A freight truck nearly killed her. Then she set her sights on racing.

A freight truck nearly killed her. Then she set her sights on racing.

At first glance, Colleen Kelly Alexander looks like any other age-group triathlete; one whose Instagram is filled with post-race selfies proudly displaying finishers’ medals and snaps of her swimming, biking, or running alongside her husband, Sean.

What you won’t see behind her bright smile and warm blue eyes are scars she bears from a horrifying trauma in October 2011 that nearly ended her life. Technically, Alexander died, twice. While biking near her home in southern Connecticut, she was struck by a 30-ton freight truck whose driver ran a stop sign. Alexander had to be fully resuscitated two times; a team at Yale-New Haven Hospital performed CPR for 20 continuous minutes and filled her body with nearly 80 pints of blood to bring her back to life. (The average human body contains about 10 pints of blood.)

When she emerged from a medically-induced coma five weeks later, Alexander learned that her midsection had been nearly destroyed by the weight of the truck. Her bike seat had impaled her—almost ripping her body in half—and her femoral artery had been severed. The extent of her other injuries, including damaged leg muscles and a shattered pelvis, made doctors question her ability to ever walk again. It would take 29 surgeries, several months of painful recovery, wound care, and physical therapy just for Alexander to get back on her feet—first taking careful steps with a walker, and then, slowly regaining the strength to walk unassisted. But walking wasn’t enough: Alexander wanted to run. And swim. And bike.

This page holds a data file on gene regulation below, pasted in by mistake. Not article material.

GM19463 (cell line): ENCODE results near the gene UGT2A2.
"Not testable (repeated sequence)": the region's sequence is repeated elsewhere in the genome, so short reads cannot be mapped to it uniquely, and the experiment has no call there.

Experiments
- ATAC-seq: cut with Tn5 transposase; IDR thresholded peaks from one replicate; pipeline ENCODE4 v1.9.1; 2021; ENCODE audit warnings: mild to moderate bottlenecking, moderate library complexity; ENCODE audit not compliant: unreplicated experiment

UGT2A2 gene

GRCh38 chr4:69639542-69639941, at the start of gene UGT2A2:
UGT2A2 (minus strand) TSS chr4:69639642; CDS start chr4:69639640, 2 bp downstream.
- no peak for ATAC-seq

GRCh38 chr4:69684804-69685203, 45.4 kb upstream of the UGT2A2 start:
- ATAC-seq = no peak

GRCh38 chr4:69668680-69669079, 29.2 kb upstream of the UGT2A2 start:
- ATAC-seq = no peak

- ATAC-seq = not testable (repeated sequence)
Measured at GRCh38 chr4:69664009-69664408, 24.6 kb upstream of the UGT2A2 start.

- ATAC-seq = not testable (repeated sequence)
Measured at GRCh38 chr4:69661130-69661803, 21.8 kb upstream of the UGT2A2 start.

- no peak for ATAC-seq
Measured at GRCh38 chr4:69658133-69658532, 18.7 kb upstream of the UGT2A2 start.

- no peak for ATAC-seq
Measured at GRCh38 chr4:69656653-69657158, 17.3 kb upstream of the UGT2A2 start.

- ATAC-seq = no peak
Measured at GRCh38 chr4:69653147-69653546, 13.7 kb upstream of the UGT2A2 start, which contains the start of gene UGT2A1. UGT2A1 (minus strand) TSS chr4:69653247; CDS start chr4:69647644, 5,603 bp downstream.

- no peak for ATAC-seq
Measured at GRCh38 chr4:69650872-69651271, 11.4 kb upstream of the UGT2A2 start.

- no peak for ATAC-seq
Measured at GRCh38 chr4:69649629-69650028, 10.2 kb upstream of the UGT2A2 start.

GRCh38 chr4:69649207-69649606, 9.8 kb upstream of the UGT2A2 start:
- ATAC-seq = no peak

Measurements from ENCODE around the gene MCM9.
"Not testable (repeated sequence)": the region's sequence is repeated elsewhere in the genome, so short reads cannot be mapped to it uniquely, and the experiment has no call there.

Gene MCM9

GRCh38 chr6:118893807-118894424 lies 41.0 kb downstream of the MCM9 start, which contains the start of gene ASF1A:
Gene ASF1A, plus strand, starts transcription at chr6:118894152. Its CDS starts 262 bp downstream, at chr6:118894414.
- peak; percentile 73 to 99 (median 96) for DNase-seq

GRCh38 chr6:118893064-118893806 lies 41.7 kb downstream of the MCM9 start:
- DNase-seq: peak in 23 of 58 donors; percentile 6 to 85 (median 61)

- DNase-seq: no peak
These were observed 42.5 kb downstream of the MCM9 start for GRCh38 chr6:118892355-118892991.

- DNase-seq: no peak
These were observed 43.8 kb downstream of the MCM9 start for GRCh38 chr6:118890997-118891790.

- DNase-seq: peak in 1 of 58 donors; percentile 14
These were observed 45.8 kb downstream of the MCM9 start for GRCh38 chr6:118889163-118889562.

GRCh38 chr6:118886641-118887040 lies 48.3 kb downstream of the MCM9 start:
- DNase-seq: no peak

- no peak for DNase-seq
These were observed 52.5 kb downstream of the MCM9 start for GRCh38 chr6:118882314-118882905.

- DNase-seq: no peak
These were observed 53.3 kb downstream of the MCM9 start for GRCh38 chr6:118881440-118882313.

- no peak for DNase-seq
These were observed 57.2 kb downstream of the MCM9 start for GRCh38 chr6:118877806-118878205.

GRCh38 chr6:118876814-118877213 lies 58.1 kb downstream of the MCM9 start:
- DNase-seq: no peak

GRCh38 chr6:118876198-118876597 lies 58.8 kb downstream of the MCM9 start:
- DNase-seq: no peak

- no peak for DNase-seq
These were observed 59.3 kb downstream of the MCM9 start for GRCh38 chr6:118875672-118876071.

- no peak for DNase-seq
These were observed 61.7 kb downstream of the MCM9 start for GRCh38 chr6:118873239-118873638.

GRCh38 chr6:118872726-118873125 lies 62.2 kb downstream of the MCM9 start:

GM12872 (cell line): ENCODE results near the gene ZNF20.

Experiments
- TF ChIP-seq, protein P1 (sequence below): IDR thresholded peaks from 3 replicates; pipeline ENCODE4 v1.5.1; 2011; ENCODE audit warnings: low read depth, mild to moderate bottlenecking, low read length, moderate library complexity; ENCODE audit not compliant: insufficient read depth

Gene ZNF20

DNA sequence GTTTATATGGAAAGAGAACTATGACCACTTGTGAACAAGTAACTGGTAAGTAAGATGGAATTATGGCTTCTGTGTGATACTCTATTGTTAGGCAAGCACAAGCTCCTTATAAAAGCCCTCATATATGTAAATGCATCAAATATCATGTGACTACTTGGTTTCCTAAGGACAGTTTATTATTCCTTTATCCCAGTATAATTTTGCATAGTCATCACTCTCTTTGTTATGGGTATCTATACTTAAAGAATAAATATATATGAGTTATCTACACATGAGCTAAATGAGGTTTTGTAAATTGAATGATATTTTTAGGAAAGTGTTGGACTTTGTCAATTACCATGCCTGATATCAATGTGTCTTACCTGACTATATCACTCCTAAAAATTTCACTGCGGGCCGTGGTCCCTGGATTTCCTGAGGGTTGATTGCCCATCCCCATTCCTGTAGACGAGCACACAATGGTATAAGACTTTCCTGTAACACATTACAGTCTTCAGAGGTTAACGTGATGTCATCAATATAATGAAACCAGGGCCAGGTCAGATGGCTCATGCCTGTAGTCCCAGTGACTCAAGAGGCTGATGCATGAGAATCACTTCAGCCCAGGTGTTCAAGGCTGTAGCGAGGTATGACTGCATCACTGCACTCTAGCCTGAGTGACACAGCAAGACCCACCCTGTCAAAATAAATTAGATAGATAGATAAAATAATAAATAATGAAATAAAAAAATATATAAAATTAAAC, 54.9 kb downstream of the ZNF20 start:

“I just needed to set some sort of goal for myself,” says Alexander, now 42, of her laser-like focus to get back into triathlon. “At first, the pain was profound, and I was hardly able to pick up my leg because I had no stability in my pelvis or hips.”

Biking came back gradually, first on a hand-crank bike, then a seated recumbent. A year and a half after her trauma, she got on a road bike and rode a rail trail with her husband, a competitive triathlete himself. Now, in the six years since her trauma, Alexander has completed 40 triathlons, including four half-Ironman events.

Still, life is far from normal for Alexander. A buildup of scar tissue and bone calcifications on her hips limits her mobility. She also has to cautiously monitor her pulse while she races and trains, as a spike in blood pressure can cause her damaged kidneys to malfunction.

Ongoing surgeries have lead to physical setbacks, and Alexander also suffers from PTSD which can be triggered by tangible reminders of her trauma, like the smell of exhaust or the rev of a truck’s engine.

“By now, my friends who I ride with know to leave me alone if I have a breakdown. I’ll pull over, cry, hyperventilate, then I’ll get over it,” Alexander says. While she typically does most of her rides indoors on her trainer, she often joins group rides to advocate for cycling safety. “Getting out on the bike is a way I can honor every single bicyclist who has died. I refuse to be one less cyclist on the road.”

This tenacity has fueled Alexander’s comeback. She fundraises for causes close to her heart, including the American Red Cross, and gifts every one of her medals to her heroes: doctors, medics, and families of cyclists who have died on the roads.

And though she doesn’t mind standing out as a pillar of perseverance, Alexander’s ultimate goal as a triathlete is to simply blend in.

“I want to get to a point where I get to a triathlon, I’m not last, and I don’t hear ‘Oh, good for her,’ when I cross the finish line,” she says. “I’m a competitive athlete. I want to get better and faster.”